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Oct 14, 2019-Monday



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Monday, Oct 14, 2019

A millennial watches the original Ittefaq: The only mystery is why they are making it again

We got a millennial to watch the original Ittefaq starring Rajesh Khanna and Nanda to find out if it really needed a remake.

bollywood Updated: Nov 02, 2017 15:05 IST
Soumya Srivastava
Soumya Srivastava
Hindustan Times
Rajesh Khanna and Nanda in a still from Ittefaq.
Rajesh Khanna and Nanda in a still from Ittefaq.

How well do films age? In this series, we will be taking superhits, blockbusters and cult classics and putting them through a trial by millennial. Could a 90s action drama or a 60s musical still feel fresh to a Netflix-binging, avocado eating, Starbucks sipping 20-something?

The trailer of Sonakshi Sinha and Sidharth Malhotra’s Ittefaq was useful in one aspect: it got me interested in the source material. Yash Chopra’s 1969 original by the same name is often credited as one of his best films before the director decided romance was his metier, making it one of the better murder mysteries in Hindi cinema.

Not relying on hearsay anymore, I decided it was time to pop in the DVD (or search it on YouTube) myself and I was proven partially right in my assumptions. It is indeed a film to watch and to revisit but not for the obvious reasons. However, the story of the new Ittefaq is different from the Rajesh Khanna-starrer, according to the makers, as is the big twist at the end of the film.

Ittefaq tells the story of a painter, played by Rajesh Khanna, who has been accused of murdering his wife. While he refutes all accusations, he also exhibits signs of mental illness. Doctors, public prosecutors and the police think he is pretending to be mad just to avoid the noose. Seeing no hope at getting justice, he runs away from the mental asylum. He finds shelter in a pristine house in the suburbs of Mumbai and takes the housewife, played by Nanda, hostage.


He spends the night in the house, threatens to kill her if she screams, borrows her husband’s clothes, shares drinks with her, she helps him make his bed then tells him how she believes he is not a bad person. The conflict between the two, which is fuelled by fear and hate, changes to one of understanding and empathy and then to betrayal and lies. The shifts in the lead characters’ temperaments and the struggle to understand which one is real, makes Ittefaq a better, more intelligent film than I expected.

The story is a classic whodunit, made even more intriguing by being set up in a tiny, closed space. It’s a game of Cluedo for you to play along. The clues often stare you in your face and the foreboding is obvious enough to let you solve the case halfway through the movie. The characters are so few, you arrive at the right conclusions merely by employing the method of elimination.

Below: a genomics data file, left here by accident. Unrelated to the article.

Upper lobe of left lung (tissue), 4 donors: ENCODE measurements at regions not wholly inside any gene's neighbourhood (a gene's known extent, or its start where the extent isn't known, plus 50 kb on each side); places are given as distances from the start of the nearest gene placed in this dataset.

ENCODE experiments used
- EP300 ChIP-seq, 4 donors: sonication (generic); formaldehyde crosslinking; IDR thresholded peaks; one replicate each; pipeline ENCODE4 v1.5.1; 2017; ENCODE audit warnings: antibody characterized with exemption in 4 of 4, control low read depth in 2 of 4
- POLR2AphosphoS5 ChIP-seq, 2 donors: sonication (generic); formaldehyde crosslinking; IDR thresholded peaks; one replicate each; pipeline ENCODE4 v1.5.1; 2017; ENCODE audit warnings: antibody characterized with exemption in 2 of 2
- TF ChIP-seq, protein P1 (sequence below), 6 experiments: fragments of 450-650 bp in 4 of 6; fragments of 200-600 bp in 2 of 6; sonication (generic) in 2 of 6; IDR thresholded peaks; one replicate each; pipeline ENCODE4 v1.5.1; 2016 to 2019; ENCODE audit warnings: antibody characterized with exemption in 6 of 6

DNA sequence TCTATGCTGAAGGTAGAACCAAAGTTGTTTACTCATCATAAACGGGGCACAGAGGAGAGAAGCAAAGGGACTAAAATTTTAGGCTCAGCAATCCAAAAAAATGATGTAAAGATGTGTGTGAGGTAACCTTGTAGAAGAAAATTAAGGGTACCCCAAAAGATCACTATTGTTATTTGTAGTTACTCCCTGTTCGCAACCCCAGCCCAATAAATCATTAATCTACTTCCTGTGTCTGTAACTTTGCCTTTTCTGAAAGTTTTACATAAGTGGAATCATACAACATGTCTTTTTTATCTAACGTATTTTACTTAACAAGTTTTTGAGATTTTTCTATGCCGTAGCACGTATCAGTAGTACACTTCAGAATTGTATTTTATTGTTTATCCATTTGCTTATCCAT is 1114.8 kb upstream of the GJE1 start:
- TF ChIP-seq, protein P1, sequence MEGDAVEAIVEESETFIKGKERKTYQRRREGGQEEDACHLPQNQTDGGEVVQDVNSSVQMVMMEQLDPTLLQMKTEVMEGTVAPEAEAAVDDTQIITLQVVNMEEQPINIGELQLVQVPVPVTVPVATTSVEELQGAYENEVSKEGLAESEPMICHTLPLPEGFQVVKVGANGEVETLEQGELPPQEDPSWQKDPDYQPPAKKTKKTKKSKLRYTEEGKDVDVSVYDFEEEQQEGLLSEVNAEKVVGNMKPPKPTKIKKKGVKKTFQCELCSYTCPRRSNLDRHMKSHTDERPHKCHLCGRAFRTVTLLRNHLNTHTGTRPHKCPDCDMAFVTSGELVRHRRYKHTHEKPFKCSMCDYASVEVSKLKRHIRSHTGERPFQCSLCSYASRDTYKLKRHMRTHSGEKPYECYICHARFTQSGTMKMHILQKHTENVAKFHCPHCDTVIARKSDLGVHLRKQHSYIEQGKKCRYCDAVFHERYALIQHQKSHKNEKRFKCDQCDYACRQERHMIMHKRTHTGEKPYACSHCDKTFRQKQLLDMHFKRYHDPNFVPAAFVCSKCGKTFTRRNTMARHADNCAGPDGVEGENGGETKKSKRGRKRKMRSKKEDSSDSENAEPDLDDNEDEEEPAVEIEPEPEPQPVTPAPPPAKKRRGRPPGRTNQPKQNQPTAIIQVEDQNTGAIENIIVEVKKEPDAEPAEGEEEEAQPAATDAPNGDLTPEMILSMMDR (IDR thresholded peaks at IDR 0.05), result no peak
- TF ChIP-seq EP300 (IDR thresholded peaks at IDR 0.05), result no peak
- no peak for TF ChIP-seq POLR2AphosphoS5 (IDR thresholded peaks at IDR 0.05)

For a murder mystery to not be mysterious after the first half would usually make for a disappointing watch. What do you do when you realise the narrator is the murderer or the taxi driver was behind it all, halfway through the book? You put the book away. But with Ittefaq, there is a lot more still to explore.


Like Khanna’s performance, the film too, shines in its slower moments. It leaves you impressed not when it screams from witness stands about murdering everyone, but when it lies in the living room, shining torchlight on the chandelier, tired of life but still in awe of it. It’s the little, ‘insignificant’ things that provide a feeling of warmth in the place you would least expect it.

The single-door Godrej refrigerator, Akashvani on a Murphy radio, the same blue night lights as the woman’s sari, the musical cigarette lighters and the unbranded glass bottles for milk, the props were few but enough to make you realise you are in a different world where iPhones, LEDS, Mother Dairy packets don’t exist and no one vapes, not to romanticise smoking.

Perhaps, as a millennial, going back to the 1960’s did turn out to be a learning exercise with Ittefaq. Not just to find out how newer, more complex whodunits have ruined us to a host of older ones, but also to, quite ironically, remind us that a good story shouldn’t really need jarring objects in every scene but only props that serve a purpose.

While the film may not have left a mark in the fields it was expected to, it did offer a sweet little window into life quite different to the one we are leading today. And it is a wholesome experience on its own.

Follow @htshowbiz for more

First Published: Nov 02, 2017 13:09 IST

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